It would be interesting to know precisely what Einstein wrote and what the context was. Whether the objects are “falling” only relative to a “background”depends on how both terms are being defined. In this case, we have three objects, two feathers and a bowling ball, of “small” mass. When released from the restraining equipment, these objects definitely move toward the “large”mass of the Earth’s center. This movement would not change even if you painted out the backdrop of the chamber. Therefore, while “falling” may not be entirely accurate, depending on the context, this clip is not entirely honest when it implies that the objects are not moving. They are being accelerated toward the center of Earth, only being stopped by the barrier, which sits on the floor of the vacuum chamber.
    Were this to be done in a vacuum in an environment where the objects could not be accelerated in a negative or positive z direction (“downward” or “upward”), nor a negative or positive y direction (to left or right), but COULD be accelerated in a positive or negative x direction (forward or back), the “small” objects would still be drawn toward the “large” mass in the x direction if the objects were all placed closely enough together.
    I have seen this demonstrated in a college sophomore level physics class.
    Einstein does not contradict Newton to my knowledge. His theories merely explain Newton’s ideas more fully, but the equations reduce to Newton’s laws.

  13. iprimap says:

    As usual, there is some disinformation in this video at the beginning. The talk is given by a young man with no nuclear engineering background. He states that the aluminum in the construction of the walls of the facility were for radiation shielding. Aluminum is a poor gamma shield. The tenth thickness of lead is 2 inches (i.e., it takes 2 inches of lead to reduce incident gamma radiation to 1/10th its value). The tenth thickness of iron is 4 inches. The tenth thickness of aluminum owing to its far less density is even greater. If the walls were constructed for the purpose of shielding, then they would have been made of lead or alternatively steel (which contains much iron). This chamber was originally built to test nuclear-electric power systems (radio-isotope generators) under vacuum conditions. The aluminum provided an vacuum tight barrier against accidental radio-isotope release to the environment, and the concrete surrounding the aluminum provided structural integrity. It was NOT intended to test a fission reactor (like NERVA) brought to criticality (the condition where the number of neutrons leaving a neutron life cycle equal the number entering – there’s an equation but I can’t teach all this stuff here). While this young man’s lecture on gravity is correct, like most popular “scientists,” he doesn’t know fission nuclear engineering.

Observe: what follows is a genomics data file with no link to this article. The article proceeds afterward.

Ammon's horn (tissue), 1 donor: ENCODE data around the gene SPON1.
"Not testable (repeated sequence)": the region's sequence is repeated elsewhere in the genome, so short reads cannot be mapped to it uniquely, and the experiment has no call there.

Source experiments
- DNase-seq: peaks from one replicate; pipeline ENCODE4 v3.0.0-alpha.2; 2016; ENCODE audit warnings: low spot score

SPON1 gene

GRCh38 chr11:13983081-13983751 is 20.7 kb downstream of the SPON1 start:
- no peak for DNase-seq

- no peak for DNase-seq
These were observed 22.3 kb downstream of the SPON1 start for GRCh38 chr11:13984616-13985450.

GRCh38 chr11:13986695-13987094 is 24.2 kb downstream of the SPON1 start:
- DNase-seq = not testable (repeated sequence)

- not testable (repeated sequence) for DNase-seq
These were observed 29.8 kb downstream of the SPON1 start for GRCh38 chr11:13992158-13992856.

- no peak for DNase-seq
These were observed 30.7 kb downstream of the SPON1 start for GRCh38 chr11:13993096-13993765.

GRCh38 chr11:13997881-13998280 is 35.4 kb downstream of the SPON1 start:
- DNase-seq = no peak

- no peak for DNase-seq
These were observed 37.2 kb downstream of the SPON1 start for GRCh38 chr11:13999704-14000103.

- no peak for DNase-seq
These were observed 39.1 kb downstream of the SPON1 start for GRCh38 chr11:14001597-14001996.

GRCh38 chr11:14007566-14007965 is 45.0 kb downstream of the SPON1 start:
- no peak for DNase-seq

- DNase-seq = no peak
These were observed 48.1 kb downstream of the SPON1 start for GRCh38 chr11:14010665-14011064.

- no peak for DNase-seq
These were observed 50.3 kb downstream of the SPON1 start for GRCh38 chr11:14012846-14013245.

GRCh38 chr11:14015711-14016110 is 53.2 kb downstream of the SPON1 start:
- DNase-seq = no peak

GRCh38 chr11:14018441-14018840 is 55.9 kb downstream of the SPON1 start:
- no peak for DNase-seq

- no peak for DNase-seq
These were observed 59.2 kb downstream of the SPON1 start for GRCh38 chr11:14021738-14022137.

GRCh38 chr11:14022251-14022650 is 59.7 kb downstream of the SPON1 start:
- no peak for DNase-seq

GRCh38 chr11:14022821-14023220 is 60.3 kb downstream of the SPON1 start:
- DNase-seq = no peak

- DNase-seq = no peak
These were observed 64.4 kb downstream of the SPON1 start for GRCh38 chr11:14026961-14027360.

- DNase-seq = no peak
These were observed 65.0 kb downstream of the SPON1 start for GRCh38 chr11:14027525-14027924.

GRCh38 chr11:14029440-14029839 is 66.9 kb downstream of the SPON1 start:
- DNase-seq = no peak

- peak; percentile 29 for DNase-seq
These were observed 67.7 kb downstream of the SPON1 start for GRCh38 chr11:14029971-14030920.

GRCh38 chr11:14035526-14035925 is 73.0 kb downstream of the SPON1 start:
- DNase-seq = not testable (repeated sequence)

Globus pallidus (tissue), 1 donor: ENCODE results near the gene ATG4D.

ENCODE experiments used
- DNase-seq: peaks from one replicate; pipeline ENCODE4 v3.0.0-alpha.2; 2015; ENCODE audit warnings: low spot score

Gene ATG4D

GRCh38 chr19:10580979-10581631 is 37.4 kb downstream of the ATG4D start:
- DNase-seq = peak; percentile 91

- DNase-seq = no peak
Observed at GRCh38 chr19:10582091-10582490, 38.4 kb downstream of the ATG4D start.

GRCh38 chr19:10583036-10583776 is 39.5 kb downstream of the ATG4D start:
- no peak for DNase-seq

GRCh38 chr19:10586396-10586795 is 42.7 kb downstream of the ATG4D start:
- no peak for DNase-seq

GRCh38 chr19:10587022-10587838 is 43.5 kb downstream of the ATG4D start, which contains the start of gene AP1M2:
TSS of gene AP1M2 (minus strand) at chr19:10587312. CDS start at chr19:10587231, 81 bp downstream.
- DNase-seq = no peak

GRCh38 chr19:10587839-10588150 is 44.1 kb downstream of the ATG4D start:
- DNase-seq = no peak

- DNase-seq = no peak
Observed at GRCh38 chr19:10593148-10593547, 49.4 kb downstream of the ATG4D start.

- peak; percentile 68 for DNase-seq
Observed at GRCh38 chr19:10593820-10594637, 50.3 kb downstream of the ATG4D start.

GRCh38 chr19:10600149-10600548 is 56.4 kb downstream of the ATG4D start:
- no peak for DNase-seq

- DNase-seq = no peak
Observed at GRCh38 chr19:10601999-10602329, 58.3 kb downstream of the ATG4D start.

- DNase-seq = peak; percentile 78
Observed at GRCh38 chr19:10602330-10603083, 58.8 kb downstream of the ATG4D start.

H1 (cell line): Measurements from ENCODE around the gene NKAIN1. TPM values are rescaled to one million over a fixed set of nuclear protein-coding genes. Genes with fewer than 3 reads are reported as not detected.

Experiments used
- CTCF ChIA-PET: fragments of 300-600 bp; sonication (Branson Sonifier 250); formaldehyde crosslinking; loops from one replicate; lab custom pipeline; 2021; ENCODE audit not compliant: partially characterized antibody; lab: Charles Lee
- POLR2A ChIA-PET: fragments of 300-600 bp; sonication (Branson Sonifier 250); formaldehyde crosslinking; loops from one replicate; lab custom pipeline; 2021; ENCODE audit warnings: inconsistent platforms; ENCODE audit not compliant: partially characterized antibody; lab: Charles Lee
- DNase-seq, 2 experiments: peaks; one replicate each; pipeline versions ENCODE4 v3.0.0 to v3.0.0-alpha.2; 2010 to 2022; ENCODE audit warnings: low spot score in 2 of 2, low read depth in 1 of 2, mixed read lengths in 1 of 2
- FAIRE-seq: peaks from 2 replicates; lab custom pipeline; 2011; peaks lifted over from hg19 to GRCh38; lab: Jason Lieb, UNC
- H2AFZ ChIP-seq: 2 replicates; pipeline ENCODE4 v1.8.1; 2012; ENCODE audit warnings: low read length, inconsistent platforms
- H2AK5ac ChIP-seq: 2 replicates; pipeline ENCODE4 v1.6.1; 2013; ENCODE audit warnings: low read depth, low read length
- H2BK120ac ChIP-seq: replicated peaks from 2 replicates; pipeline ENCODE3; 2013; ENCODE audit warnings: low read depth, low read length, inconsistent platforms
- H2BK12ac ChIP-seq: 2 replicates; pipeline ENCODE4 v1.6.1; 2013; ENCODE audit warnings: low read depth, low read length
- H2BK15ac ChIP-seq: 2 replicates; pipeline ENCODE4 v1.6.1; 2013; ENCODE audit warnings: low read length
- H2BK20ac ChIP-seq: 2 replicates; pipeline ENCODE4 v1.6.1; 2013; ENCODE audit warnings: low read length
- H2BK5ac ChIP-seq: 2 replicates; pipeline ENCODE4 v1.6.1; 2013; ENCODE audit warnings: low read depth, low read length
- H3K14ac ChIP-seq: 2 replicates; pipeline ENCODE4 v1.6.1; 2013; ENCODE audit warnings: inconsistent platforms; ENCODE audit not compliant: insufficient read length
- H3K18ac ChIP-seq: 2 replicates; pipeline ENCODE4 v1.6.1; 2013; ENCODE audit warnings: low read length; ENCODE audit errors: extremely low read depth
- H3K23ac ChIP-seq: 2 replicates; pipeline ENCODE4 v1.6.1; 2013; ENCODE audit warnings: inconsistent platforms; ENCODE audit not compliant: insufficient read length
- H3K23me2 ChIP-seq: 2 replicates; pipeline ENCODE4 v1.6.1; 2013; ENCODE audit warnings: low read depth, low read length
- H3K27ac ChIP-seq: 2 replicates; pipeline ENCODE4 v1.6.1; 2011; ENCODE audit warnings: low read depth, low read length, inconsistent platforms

PS, here’s NERVA – I had planned to be a part of this, but Nixon killed it and I ended up as a reactor operator on a nuclear submarine instead.

    https://www.youtube.com/watch?v=vs3zNwXhzSA

  14. Pigeon says:

    This video makes me fall in love with gravity all over again!

  15. Kerry says:

    Kathleen10, math is certainly not my language. If only our fine host would post something even remotely tangential to the uses of hide glue, aliphatic resin glue and polyvinyl acetates for press-gluing veneers, things I really do know about.
    I was attempting to ridicule the global warming type who express CO2 in pounds, rather than pressure in a container. Too obtuse.
    Great to hear from the Chicken though!

  16. Kerry says:

    Masked Gallus, yes, I know there is no friction in a vacuum, though amongst the many vacuum-headed, great friction develops. Heh.

  17. un-ionized says:

    Kerry, recently I used an app which enables one to find low gasoline prices and it offered to calculate my carbon footprint for a particular trip. Anything for laughs. 400 TONS for a brief vacation trip of 280 miles. I then decided to look up how this thing is “calculated.” Oy. Never mind, I will go anyway thanks. See you at the lake.

  18. Hans says:

    TMC a dit:

    Of course, then, priests must be Bosons.

    Okay, so there are other interesting consequences of this model. Another familiar consequence of B-E statistics is the laser. The existing photons (which are bosons) in the laser cavity cause other photons when generated to be identical to those already there. As the laser continues to operate, the width of the resonance becomes narrower and narrower as the photons become more and more alike.

    So applying this model to priests, establishing bodies of orthodox priests within a diocese would tend to cause those nearby to become more and more orthodox and more and more orthodox priests to be formed, with the effect expanding outward as time progresses, as it is wont to do. (Of course, sadly, the reverse effect is also possible with cores of unorthodox priests.)

    ——

    It would seem that deacons, on the other hand, are fermions (following Fermi-Dirac statistics, for anyone who wants to look it up) in the OF at least, probably spin-1/2. While there can be any number of priests concelebrating, there typically would only be one or two deacons assisting, and even then they would be in different states (“Deacon of the Word” and “Deacon of the Eucharist”). That would suggest that priestly ordination, in addition to its other effects, also changes the spin state of the cleric.